Fall is upon us! With the leaves changing and cooler temperatures, it is hard to resist the desire to be outdoors. Getting away from the hustle and bustle of life is important to those outdoor adventure seekers. Did you know that we have some of the best nature spots right here in Hampton Roads? That’s right – hidden amongst the urban settings of Norfolk and the suburbs of Chesapeake, Virginia Beach and Suffolk are some of most beautiful outdoor trails in Virginia. Here are some of our favorite places to find adventure for the day with family and friends.
Great Dismal Swamp National Wildlife Refuge
3120 Desert Rd, Suffolk, VA 23434
With more than 111,2000 acres of wetland forest, the Great Dismal Swamp National Wildlife Refuge is a perfect place to spend the day outdoors. The refuge, established in 1974, features the 3,100 acre Lake Drummond at its center, providing a place for visitors to enjoy fishing, canoeing, and kayaking, as well as many structured activities for guests. Don’t have a way to enjoy the water? No problem – canoes can be rented at Chesapeake Campground on Route 17. The main trail, which is 8.5 miles long and runs along the Dismal Swamp Canal, is open from sunrise to sunset for hiking, biking, horse owners, walkers, joggers, and boat owners.
Wildlife is in abundance here and includes a diverse range of species. In springtime, visitors enjoy seeing over 220 different types of birds and celebrate Migratory Bird Day with workshops and guided tours. In Summer, butterflies are frequently observed as there are at least 65 species on the refuge. The snow geese and tundra swan migrate to Lake Drummond in Winter and are a spectacular sight. Visitors of the refuge often see black bears and river otters as well as many deer. A day spent here is truly a day spent in the wild!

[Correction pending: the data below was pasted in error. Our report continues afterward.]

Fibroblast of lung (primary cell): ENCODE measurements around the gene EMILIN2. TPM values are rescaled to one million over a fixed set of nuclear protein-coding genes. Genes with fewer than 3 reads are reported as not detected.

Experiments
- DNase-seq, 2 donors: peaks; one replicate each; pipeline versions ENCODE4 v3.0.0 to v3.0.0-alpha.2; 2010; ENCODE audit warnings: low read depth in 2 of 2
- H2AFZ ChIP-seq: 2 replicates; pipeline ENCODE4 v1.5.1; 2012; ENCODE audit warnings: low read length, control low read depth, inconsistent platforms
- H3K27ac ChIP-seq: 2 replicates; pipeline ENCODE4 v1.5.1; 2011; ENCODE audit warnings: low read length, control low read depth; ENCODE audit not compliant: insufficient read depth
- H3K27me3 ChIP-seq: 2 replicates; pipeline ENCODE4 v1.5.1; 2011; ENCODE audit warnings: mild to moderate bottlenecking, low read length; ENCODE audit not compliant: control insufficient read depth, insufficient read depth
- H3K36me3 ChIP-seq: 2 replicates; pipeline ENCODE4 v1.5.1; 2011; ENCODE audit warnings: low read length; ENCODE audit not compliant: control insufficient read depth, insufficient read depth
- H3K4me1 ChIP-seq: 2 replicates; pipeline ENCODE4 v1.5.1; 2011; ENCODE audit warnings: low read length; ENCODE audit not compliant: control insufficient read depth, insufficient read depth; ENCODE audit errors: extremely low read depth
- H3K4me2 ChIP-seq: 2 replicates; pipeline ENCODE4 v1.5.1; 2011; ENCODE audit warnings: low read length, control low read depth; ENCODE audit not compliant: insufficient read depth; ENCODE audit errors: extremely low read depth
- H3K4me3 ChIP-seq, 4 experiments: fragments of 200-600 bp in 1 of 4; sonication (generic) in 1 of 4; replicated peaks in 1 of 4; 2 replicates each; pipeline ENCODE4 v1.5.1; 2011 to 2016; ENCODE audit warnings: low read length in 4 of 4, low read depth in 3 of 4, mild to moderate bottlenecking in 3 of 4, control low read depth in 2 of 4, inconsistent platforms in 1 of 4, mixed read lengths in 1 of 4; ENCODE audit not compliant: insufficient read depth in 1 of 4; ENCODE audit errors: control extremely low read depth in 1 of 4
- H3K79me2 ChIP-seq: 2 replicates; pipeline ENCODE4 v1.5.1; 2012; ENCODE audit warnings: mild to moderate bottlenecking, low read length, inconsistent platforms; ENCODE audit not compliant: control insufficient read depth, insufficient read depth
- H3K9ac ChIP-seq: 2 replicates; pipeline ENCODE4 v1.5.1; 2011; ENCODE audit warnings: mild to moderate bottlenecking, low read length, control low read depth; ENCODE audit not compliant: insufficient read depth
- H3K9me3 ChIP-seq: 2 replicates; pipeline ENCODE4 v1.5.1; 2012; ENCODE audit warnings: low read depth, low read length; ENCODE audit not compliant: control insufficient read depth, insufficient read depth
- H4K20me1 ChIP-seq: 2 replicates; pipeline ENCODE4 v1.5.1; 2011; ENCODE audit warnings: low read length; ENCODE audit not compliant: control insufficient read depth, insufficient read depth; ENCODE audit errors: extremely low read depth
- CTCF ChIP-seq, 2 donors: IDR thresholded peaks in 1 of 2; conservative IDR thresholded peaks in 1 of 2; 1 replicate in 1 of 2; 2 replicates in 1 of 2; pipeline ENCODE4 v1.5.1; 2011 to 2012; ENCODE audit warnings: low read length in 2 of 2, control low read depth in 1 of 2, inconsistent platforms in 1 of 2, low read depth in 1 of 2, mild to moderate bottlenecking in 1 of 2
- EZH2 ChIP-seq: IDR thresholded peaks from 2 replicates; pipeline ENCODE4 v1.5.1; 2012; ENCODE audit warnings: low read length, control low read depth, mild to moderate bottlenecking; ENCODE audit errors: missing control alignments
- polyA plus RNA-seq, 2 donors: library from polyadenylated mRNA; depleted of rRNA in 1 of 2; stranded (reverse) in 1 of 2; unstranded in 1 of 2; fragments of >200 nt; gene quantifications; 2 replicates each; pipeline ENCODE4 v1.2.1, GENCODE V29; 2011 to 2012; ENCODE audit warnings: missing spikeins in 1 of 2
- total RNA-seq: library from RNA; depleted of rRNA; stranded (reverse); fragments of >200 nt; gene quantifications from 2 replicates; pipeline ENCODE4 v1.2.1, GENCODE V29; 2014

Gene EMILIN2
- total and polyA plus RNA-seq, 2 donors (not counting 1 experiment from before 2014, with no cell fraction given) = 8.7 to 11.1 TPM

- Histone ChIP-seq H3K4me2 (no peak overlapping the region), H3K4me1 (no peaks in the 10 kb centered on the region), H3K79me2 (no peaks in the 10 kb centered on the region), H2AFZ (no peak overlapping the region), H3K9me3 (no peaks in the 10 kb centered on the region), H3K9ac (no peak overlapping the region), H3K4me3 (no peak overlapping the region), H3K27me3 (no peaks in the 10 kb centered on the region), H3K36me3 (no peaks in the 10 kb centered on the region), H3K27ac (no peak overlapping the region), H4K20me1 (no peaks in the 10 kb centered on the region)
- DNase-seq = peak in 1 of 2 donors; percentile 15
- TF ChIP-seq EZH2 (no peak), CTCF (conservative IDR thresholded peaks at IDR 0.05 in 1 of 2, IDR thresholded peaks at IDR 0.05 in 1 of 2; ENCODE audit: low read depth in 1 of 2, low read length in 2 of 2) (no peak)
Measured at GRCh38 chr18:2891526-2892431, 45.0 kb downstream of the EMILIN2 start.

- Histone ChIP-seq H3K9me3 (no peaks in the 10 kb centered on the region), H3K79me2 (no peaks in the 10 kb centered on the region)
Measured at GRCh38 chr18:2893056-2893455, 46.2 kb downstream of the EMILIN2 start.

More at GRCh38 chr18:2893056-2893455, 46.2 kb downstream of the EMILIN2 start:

Back Bay National Wildlife Refuge/False Cape State Park
4005 Sandpiper Road, Virginia Beach, VA 23456
4001 Sandpiper Road, Virginia Beach, VA 23456
Have you ever driven to the very end of Sandpiper Road at Sandbridge Beach? If you haven’t, here is what you will find there – a 9,200 acre habitat with beach, dunes, freshwater marsh and woods! Back Bay National Wildlife Refuge sits on the southern coast and provides visitors with an up close look of a wide assortment of wildlife, including geese, swans, ducks, deer, foxes, and even sea turtles in the summer. The scenic trails through the refuge marshlands provide ample space for fishing, hunting, bicycling and hiking.
Looking for more fresh air? Just a bit further south, False Cape State Park sits between Back Bay National Wildlife Refuge and the Atlantic Ocean. This park has no public access for vehicles and can only be reached by foot, bicycle, beach transport, boa, or the tram from Back Bay. In this park, visitors can camp, hike, bike, and kayak through the beautiful outdoors and truly feel immersed in the natural undeveloped environment. Camping is permitted year-round by reservation and can only be done in tents as it can get intense! At False Cape there are 4 campgrounds a significant distance apart. Camping here should be reserved for more experienced outdoor adventurers! For more information, check out the camping guidelines.
First Landing State Park
2500 Shore Dr, Virginia Beach, VA 23451